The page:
Alexandra, his lovely, though crude and emotionally unstable sister, accompanies him to Toronto.

Saint receives a treatment as promised by Knoble and then leaves with Alexandra for the South Pacific. They travel to Tubuai, another small island, about 50 km from Skawa. It is the nearest inhabitated island to Skawa.

With the aid of a colouful Australian they fly to Skawa where they soon encounter the women and child and arrange for them to be returned to Tubuai.

As they explore Alexandra and Saint determine life on Skawa over the previous 10 years has been horrific. I thought of Lord of the Flies by William Golding.

Saint starts pulling at threads of information. He calls upon the computer skills of his nephew, Anatole, to aid him in the investigation.

In the first book of the series, When the Saints Go Marching In, I had difficulty with disbelief. With The Women of Skawa Island, while ultimately the story came together I found myself really struggling to suspend enough disbelief. In the book there is no contact with the 112 people left on the island for 10 years. The island is a decent size and but 50 km from Tubuai. To think there was no contact was very difficult for me. It is much harder to have a deserted island story set in the 21st century than it was for books set centuries ago as in Robinson Crusoe or Swiss Family Robinson.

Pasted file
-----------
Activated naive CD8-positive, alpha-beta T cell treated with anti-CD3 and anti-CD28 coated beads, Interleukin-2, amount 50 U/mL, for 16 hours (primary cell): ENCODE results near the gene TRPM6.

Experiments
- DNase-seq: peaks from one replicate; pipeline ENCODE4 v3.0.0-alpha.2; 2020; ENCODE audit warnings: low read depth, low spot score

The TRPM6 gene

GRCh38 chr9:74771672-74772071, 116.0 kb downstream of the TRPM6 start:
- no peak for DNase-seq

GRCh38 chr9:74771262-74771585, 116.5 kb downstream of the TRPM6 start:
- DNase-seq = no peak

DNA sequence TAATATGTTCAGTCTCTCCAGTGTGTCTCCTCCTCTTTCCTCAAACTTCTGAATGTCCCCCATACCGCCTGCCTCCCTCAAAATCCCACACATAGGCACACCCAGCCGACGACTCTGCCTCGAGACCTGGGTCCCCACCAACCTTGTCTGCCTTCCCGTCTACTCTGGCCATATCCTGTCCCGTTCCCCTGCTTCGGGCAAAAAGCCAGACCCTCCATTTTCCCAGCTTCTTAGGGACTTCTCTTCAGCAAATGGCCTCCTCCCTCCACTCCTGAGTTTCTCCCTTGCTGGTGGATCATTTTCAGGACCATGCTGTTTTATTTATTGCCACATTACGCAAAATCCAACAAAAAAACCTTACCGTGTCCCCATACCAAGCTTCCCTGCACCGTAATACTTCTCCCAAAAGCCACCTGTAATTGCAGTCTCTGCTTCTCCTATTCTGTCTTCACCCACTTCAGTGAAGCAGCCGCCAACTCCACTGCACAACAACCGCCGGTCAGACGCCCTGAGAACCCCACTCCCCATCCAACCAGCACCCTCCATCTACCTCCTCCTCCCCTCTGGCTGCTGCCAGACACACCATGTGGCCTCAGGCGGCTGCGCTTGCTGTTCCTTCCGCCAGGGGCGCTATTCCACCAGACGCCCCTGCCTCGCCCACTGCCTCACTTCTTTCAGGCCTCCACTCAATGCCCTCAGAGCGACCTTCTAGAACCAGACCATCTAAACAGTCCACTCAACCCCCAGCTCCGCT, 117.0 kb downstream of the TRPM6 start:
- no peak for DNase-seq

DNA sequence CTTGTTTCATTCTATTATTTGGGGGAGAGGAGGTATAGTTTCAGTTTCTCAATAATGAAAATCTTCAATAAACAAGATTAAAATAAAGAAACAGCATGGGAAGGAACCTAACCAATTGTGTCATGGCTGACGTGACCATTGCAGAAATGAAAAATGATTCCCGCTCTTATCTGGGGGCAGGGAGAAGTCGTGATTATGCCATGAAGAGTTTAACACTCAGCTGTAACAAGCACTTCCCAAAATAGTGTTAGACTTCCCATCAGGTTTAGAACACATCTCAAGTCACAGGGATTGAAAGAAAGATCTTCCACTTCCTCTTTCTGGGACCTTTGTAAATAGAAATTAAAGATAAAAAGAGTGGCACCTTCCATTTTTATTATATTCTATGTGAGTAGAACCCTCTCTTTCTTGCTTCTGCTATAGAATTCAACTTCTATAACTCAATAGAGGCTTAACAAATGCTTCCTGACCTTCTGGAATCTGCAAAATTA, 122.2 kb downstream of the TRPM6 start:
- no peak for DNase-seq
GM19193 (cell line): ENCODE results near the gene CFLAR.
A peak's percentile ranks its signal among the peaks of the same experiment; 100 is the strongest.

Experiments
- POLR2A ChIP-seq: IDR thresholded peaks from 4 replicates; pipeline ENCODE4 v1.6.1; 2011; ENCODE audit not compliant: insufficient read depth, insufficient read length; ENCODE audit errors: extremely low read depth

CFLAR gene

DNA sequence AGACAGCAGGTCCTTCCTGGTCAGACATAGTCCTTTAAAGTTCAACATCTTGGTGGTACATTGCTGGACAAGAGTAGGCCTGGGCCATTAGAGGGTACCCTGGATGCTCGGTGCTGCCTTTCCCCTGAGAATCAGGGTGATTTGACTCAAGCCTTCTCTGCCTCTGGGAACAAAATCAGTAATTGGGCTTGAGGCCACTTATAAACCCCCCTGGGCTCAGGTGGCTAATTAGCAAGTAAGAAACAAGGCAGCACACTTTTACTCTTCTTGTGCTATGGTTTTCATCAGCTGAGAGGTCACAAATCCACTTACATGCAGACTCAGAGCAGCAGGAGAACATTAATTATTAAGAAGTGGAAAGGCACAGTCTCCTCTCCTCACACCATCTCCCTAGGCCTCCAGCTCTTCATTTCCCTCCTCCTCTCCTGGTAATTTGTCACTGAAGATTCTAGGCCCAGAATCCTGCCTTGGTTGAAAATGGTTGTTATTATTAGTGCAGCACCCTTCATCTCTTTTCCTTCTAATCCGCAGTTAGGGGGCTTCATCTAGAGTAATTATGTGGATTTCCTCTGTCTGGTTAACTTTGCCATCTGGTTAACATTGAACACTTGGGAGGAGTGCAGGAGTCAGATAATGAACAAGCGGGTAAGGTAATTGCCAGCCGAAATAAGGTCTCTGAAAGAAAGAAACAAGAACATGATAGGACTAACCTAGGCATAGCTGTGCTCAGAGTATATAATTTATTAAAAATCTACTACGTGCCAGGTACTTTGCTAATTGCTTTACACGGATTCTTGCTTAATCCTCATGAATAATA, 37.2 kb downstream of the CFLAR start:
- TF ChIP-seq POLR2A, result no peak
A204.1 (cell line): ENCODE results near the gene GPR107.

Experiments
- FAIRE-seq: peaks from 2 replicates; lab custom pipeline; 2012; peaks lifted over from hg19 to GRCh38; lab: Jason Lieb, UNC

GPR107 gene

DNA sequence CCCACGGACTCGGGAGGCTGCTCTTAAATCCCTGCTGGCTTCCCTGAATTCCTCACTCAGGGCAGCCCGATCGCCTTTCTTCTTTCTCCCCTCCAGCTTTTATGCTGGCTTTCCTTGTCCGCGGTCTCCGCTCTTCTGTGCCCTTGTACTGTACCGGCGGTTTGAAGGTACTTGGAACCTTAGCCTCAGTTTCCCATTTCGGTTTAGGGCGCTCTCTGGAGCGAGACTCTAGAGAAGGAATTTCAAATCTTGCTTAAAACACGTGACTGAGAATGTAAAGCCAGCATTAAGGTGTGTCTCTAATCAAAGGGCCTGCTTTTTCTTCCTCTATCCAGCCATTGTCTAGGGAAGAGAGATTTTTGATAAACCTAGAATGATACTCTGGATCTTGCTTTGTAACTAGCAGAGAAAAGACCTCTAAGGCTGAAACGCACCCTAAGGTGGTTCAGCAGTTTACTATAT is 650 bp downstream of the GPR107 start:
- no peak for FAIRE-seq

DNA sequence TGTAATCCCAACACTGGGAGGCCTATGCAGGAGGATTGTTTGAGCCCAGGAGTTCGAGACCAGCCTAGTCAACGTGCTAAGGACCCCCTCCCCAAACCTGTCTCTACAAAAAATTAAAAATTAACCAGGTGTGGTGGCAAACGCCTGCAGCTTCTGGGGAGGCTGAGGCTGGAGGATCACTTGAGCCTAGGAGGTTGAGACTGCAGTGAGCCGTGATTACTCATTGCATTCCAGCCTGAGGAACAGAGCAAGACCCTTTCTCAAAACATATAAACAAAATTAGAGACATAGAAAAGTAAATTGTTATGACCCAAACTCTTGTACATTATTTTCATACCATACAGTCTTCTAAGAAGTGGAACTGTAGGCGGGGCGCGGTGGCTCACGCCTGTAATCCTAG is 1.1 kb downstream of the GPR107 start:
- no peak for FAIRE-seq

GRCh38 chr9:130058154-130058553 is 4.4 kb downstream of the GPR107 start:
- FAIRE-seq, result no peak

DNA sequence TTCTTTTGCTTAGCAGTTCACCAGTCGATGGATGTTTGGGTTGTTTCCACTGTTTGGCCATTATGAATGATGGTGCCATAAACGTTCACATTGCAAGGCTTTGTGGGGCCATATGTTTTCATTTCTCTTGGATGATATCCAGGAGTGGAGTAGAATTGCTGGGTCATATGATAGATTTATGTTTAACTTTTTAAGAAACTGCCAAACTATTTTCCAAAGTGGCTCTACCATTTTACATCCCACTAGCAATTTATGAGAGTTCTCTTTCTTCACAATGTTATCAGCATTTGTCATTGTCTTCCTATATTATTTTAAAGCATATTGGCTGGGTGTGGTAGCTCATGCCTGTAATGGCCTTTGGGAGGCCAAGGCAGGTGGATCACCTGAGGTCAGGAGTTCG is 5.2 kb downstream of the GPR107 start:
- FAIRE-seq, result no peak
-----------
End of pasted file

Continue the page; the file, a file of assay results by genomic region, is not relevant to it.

After brief appearances at the beginning of the book and their rescue the women of Skawa island do not become actual characters until approximately 200 pages into the book. I wish they had been given a greater role earlier.
I was glad to see the members of Saint's family playing an important part in the story. They are intriguing characters.
As with all the works of fiction Anthony has written he works into the plot stops in different parts of the world. As a disaster recovery agent Saint has good reason to be familiar with locations as diverse as Estonia and New Orleans.
The whole premise of the recovery disaster agent remains intriguing. They travel the world helping citizens of their respective countries in disaster situations. I wish Saint would undertake such a rescue operation in the next book of the series.
At this time I regret to say Adam Saint has not captured my reading enthusiasm as Russell Quant engaged me. I think The Women of Skawa Island is the weakest of the books Anthony has written.
Adam Saint series - (2013) - When the Saints Go Marching In 


  1. I'm sorry to hear that this one didn't draw you in, Bill. I've always thought the idea of disaster recovery agents to be very interesting, too; and I also hope there is more focus on that aspect of what Adam Saint does. I agree, too, about the need to keep from having to suspend too much disbelief...

    1. Margot: Thanks for the comment. It is not easy to be a thriller and have an essence of credibility.

  2. I do find that setup very intriguing, but perhaps it is not demanding a place on my readinglist right now.

  3. Moira: Thanks for the comment. Regretfully I cannot recommend it as a priority.